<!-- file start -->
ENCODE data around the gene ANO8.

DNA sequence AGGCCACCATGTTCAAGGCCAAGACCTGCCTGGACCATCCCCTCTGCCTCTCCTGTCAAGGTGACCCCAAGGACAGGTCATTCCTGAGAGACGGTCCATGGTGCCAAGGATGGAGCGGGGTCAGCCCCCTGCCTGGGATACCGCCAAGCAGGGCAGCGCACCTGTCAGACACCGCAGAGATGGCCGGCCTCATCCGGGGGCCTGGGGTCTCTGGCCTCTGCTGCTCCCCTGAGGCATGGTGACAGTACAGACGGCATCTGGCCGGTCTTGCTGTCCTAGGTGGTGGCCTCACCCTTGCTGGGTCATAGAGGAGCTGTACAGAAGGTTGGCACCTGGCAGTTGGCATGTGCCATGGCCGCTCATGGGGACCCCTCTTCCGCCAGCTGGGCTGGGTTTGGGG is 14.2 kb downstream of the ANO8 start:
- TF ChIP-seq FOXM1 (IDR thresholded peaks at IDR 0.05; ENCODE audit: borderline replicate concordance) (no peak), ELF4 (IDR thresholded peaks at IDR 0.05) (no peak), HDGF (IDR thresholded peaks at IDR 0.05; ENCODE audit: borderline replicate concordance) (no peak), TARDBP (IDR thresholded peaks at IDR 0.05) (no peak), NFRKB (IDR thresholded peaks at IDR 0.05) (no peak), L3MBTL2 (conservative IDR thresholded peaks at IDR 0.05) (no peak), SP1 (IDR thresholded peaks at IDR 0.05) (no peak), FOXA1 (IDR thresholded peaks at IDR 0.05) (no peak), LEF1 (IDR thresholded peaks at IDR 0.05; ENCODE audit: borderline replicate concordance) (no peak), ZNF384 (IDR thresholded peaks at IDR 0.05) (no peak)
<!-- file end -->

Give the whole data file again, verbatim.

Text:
ENCODE data around the gene ANO8.

DNA sequence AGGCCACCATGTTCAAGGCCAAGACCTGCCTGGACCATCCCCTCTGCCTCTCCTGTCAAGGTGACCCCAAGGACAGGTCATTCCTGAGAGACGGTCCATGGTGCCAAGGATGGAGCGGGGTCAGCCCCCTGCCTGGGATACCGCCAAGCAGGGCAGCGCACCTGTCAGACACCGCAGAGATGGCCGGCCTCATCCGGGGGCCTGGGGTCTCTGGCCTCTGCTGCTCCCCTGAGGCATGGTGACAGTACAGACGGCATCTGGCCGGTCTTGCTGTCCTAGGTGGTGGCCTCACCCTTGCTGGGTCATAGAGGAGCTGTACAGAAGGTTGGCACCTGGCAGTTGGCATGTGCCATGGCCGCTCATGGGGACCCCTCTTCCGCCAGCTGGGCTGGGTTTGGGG is 14.2 kb downstream of the ANO8 start:
- TF ChIP-seq FOXM1 (IDR thresholded peaks at IDR 0.05; ENCODE audit: borderline replicate concordance) (no peak), ELF4 (IDR thresholded peaks at IDR 0.05) (no peak), HDGF (IDR thresholded peaks at IDR 0.05; ENCODE audit: borderline replicate concordance) (no peak), TARDBP (IDR thresholded peaks at IDR 0.05) (no peak), NFRKB (IDR thresholded peaks at IDR 0.05) (no peak), L3MBTL2 (conservative IDR thresholded peaks at IDR 0.05) (no peak), SP1 (IDR thresholded peaks at IDR 0.05) (no peak), FOXA1 (IDR thresholded peaks at IDR 0.05) (no peak), LEF1 (IDR thresholded peaks at IDR 0.05; ENCODE audit: borderline replicate concordance) (no peak), ZNF384 (IDR thresholded peaks at IDR 0.05) (no peak)